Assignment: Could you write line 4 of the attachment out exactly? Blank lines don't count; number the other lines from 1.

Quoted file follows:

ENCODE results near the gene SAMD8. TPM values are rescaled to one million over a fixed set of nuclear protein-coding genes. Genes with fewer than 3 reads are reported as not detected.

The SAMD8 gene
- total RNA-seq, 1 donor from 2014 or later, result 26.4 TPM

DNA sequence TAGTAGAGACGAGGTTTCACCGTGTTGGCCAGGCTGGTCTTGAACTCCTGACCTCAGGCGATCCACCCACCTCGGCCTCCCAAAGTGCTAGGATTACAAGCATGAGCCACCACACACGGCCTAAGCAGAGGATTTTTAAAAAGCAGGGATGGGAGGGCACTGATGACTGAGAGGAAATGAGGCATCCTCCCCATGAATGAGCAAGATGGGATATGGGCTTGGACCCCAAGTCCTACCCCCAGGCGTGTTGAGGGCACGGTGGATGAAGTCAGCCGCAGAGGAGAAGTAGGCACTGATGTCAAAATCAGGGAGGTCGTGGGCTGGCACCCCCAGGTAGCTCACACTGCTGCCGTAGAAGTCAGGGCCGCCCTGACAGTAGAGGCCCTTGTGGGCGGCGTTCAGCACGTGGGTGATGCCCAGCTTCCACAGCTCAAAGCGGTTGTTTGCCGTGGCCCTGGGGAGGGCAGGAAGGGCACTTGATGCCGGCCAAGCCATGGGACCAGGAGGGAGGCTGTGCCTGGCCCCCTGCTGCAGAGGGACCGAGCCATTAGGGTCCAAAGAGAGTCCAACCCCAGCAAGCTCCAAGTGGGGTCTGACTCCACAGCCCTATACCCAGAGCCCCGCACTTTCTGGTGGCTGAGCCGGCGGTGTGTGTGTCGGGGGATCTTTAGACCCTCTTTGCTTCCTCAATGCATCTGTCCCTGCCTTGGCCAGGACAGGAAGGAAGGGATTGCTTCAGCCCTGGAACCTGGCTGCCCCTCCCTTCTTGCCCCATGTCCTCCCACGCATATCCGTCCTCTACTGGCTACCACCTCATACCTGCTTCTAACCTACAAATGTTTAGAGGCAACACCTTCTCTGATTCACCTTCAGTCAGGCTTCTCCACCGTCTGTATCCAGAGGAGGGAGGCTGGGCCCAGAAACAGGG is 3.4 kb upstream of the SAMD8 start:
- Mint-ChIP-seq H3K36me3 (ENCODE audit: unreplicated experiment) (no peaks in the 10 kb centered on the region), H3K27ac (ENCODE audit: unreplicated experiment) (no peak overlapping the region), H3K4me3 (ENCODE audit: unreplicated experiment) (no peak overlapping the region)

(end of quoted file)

DNA sequence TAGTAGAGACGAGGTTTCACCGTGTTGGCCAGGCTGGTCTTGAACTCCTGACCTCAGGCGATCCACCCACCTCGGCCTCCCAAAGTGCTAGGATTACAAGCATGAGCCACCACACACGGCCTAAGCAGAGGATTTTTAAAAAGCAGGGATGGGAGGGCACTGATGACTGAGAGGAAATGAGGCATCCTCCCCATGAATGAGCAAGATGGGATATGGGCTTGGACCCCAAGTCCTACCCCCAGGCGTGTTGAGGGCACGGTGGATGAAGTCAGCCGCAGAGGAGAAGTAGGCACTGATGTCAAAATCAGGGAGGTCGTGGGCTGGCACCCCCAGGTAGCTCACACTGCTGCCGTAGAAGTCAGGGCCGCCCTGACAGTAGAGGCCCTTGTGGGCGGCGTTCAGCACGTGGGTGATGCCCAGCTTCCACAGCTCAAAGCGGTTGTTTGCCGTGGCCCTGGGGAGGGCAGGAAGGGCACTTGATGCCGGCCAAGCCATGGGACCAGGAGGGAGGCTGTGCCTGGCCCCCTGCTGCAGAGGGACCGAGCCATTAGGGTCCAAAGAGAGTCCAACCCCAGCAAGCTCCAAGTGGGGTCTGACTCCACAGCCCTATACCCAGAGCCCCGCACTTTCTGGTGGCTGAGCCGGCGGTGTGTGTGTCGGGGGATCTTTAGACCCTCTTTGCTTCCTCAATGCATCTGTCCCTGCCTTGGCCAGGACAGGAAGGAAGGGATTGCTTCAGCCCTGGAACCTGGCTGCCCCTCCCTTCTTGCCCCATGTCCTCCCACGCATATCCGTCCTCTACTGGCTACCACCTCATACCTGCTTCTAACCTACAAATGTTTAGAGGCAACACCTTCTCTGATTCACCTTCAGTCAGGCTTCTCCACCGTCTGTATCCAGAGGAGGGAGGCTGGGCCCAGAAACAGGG is 3.4 kb upstream of the SAMD8 start: